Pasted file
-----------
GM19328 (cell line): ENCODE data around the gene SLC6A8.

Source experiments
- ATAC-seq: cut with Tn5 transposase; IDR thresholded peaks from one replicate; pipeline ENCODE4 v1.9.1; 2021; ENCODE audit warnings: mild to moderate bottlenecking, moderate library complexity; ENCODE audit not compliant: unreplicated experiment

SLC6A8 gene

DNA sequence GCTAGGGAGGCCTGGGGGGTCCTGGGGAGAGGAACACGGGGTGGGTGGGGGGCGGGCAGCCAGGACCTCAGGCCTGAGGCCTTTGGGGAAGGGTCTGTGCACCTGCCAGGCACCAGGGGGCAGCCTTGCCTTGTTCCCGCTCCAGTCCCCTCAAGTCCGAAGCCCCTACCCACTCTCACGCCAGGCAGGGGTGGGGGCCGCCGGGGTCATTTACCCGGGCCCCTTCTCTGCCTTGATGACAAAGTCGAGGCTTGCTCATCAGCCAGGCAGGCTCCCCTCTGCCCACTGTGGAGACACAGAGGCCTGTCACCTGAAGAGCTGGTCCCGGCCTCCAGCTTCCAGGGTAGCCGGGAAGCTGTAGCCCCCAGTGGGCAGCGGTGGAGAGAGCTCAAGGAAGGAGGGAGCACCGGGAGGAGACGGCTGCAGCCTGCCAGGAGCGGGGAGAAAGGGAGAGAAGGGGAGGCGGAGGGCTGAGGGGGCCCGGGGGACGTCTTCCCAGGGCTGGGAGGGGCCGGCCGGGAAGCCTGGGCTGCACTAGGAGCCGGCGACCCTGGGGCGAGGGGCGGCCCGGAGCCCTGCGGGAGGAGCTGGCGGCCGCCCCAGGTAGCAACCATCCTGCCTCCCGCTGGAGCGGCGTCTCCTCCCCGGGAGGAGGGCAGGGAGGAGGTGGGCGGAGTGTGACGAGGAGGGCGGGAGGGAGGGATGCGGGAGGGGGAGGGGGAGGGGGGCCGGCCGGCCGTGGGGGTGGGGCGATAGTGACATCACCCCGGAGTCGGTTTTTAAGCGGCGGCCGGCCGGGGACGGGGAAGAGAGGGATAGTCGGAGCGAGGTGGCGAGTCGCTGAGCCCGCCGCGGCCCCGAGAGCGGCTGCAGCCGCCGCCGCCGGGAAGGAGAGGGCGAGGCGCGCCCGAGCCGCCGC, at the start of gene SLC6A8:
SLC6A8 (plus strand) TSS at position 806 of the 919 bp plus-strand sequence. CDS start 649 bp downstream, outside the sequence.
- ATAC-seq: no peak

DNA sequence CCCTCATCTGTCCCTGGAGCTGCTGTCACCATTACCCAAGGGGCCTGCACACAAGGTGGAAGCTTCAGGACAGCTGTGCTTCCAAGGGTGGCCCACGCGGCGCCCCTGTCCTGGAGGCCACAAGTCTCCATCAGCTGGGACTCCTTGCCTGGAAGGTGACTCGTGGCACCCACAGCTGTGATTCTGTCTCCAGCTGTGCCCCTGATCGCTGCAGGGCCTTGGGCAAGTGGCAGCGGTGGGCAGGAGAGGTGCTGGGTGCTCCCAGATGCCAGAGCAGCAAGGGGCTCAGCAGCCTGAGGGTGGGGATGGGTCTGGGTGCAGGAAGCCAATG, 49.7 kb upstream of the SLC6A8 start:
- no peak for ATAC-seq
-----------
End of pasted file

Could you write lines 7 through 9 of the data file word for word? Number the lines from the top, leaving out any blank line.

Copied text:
- ATAC-seq: no peak

DNA sequence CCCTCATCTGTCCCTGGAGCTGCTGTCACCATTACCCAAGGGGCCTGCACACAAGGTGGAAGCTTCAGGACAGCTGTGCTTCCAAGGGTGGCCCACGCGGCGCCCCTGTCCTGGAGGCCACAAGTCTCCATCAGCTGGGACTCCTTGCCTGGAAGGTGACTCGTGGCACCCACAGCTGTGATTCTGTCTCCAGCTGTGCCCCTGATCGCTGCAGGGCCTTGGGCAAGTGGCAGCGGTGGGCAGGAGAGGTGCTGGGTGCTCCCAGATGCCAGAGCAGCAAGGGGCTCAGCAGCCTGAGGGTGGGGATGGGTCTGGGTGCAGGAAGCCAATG, 49.7 kb upstream of the SLC6A8 start:
- no peak for ATAC-seq